Coiled Tubing perforation
A technique has been developed to overcome the formation damage of drilling, cementing, and perforating. Using this technique, you often get natural well completions in zones that heretofore require extensive stimulation to overcome the damage.
Basically, the technique is perforating with deep penetrating shaped charges and immediately backsurging with maximum differential pressure to the well-bore. This often is done with the tubing practically dry, thereby fully utilizing the natural formation pressure to give clean, efficient flow channels after perforating.
Results to date indicate you get cleaner, producing perforations than with any other system. The paper discusses the mechanical equipment that has been designed and field proved for running the guns on tubing below retrievable packers. Various hookups are shown for single, dual, or commingled completions.
Depth-control techniques for correct gun positioning are explained.
Field results of over thousands completions from Wyoming to the Gulf of Mexico are discussed, with emphasis on results completing fluid-sensitive formations.
The increased demand for gas and oil in recent years has emphasized the need for increased initial well productions and continued high production rates.
Intrastate gas demand at higher prices has created a tremendous opportunity for improved well completion engineering, especially in areas where the gas production was formerly unprofitable.
Basically, formation damage of drilling, cementing, and perforating are overcome by perforating with deep penetrating shaped charges and immediately backsurging with maximum differential pressure to the wellbore. Thus, formation energy is utilized to give good, clean flow channels.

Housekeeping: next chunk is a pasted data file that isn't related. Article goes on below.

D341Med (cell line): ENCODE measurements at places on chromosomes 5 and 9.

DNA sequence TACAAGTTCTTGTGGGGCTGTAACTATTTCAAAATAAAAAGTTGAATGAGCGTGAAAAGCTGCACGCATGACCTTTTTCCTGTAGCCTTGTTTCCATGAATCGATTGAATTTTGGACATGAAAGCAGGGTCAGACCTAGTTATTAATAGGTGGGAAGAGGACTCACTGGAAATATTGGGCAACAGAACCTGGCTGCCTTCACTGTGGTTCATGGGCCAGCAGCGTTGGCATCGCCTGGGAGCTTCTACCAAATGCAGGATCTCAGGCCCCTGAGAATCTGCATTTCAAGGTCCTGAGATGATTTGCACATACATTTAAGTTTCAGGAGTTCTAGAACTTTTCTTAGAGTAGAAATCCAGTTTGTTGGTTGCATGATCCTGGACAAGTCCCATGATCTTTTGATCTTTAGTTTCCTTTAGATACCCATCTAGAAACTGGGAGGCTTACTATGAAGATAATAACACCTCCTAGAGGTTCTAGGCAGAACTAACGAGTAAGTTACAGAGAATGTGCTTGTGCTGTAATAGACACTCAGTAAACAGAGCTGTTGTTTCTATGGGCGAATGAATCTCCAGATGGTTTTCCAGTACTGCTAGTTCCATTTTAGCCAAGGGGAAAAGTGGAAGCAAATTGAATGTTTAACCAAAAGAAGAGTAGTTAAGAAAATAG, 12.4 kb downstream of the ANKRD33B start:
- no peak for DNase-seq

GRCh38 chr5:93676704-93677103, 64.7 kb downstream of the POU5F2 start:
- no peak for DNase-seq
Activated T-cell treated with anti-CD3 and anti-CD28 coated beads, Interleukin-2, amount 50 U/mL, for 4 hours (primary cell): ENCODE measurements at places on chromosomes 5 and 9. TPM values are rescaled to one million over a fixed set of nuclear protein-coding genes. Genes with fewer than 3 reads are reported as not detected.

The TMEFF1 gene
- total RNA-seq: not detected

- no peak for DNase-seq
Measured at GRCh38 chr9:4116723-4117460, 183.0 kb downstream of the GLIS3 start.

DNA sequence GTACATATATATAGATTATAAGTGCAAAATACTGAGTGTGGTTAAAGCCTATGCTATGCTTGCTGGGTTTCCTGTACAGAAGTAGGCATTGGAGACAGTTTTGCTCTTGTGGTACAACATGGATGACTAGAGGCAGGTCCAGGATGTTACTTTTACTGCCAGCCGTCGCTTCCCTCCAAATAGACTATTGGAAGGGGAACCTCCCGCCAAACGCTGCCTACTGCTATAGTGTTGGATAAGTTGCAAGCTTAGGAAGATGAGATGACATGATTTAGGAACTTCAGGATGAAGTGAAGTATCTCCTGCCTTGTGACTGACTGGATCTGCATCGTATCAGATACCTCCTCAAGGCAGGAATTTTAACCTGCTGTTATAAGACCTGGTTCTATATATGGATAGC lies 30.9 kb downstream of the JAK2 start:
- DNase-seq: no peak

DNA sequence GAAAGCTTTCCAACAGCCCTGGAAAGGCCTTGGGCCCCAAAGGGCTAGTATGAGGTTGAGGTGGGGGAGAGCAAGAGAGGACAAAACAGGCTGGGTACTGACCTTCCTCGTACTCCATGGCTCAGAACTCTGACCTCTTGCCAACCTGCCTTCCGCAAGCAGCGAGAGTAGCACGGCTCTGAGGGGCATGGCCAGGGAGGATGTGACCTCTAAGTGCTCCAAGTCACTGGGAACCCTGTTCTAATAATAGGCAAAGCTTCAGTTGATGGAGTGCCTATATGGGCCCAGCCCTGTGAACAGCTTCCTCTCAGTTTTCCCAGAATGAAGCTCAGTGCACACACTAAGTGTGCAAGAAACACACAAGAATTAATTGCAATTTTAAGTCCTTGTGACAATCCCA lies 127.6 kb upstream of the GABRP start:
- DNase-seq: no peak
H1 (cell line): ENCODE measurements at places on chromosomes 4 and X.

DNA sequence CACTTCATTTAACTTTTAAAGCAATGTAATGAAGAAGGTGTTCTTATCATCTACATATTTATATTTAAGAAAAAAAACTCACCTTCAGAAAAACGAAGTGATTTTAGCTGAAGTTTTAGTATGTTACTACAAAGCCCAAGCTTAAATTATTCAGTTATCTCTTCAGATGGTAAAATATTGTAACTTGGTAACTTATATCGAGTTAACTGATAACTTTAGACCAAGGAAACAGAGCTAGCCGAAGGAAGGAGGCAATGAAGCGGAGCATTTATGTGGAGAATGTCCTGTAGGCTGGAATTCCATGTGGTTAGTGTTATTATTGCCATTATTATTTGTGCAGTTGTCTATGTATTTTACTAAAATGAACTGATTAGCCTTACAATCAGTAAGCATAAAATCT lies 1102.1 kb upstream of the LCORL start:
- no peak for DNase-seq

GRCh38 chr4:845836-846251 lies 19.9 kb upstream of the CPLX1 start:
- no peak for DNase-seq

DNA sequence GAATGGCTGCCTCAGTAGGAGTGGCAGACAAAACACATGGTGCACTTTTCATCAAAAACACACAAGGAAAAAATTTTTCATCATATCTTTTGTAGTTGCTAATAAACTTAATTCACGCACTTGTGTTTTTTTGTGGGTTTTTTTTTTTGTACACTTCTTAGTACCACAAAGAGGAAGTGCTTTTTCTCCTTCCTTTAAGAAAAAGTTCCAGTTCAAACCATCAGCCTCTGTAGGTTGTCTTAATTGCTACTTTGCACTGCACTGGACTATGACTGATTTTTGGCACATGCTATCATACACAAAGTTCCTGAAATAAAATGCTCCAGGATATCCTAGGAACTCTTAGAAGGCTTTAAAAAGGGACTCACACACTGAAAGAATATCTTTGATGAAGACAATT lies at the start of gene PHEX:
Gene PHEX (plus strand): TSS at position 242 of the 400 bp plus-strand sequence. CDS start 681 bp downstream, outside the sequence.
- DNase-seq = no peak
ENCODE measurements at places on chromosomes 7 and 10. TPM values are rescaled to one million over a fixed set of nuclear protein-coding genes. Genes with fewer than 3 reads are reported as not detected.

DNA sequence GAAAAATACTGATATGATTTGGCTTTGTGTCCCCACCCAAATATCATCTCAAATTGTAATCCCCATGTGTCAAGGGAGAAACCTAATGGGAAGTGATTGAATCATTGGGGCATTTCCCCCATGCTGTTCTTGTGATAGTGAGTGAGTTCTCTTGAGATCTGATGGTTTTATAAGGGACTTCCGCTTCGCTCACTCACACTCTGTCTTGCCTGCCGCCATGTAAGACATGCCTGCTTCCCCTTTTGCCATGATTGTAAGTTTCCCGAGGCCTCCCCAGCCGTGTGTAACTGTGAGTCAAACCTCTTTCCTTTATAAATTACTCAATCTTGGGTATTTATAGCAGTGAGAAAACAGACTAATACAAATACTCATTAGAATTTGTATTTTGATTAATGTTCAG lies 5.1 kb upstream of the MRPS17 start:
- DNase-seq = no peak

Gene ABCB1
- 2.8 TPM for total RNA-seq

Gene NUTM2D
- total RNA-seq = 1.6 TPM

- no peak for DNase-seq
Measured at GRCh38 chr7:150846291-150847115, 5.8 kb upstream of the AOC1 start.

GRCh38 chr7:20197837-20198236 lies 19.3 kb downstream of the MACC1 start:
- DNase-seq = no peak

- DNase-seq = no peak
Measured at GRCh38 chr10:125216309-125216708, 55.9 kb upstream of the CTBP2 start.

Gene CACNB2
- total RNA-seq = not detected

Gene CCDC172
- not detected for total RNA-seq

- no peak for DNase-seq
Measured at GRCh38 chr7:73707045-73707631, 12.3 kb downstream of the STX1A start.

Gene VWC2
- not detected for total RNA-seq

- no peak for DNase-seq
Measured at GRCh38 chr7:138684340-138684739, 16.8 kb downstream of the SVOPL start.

Overcoming perforating damage with differential to the wellbore when shooting has been used for sometime, especially with through-tubing type perforators run on wireline. This approach is not always a good solution to the problems of compaction and plugging.
In consolidated formations and/or fluid sensitive, shaley zones, the through-tubing guns may not give sufficient penetration to get beyond the invaded zone. Then, too, the small perforation hole size and the limited differential pressure used for wireline operation can result in having a lowered permeability zone and debris clogged perforation. Flow area then is greatly reduced.
Reduced flow area can result in excessive velocities that may cause water coning and/or sand flow.
Perforation with a casing gun and deep penetrating charges run in the conventional manner on wireline. The differential pressure is into the formation, and mud or a completion fluid is in the well bore. The debris from the shaped charge, the cement, the formation displaced, and the well fluid often combine to form a crushed and compacted zone.
This crushed and compacted low-permeability zone can have as little as 10 to 20 percent of the permeability of the undisturbed rock.
Only the perforations at the most permeable spots will be open. The others will remain plugged without additional treatment with acids, fracturing, etc. The inherent problems of high flow velocities through the few holes open will exist for these cases the same as the through-tubing perforations.
Flowing the well at low flow rates minimizes the production problems, but does not yield maximum possible natural production rates.
In the tubing conveyed casing gun, pressure differentials from 1,000 to 5,000 psi often are needed to expel the mud, cement, shaped charge debris, and low-permeability compacted zone. Field results have proved these large differentials are needed to clean perforations properly even in high-porosity zones.
It is important to have large flow areas to yield maximum production with no formation flow problems. This is accomplished best by shooting at least four shots per foot with large size (0.5-in. diameter) over the entire produceable interval. You need maximum differential pressure to clean each hole as it is made.
This can be done safely and efficiently by running casing guns on the bottom of the tubing, preferably below a retrievable packer, and mechanically firing the guns after the Christmas tree is installed.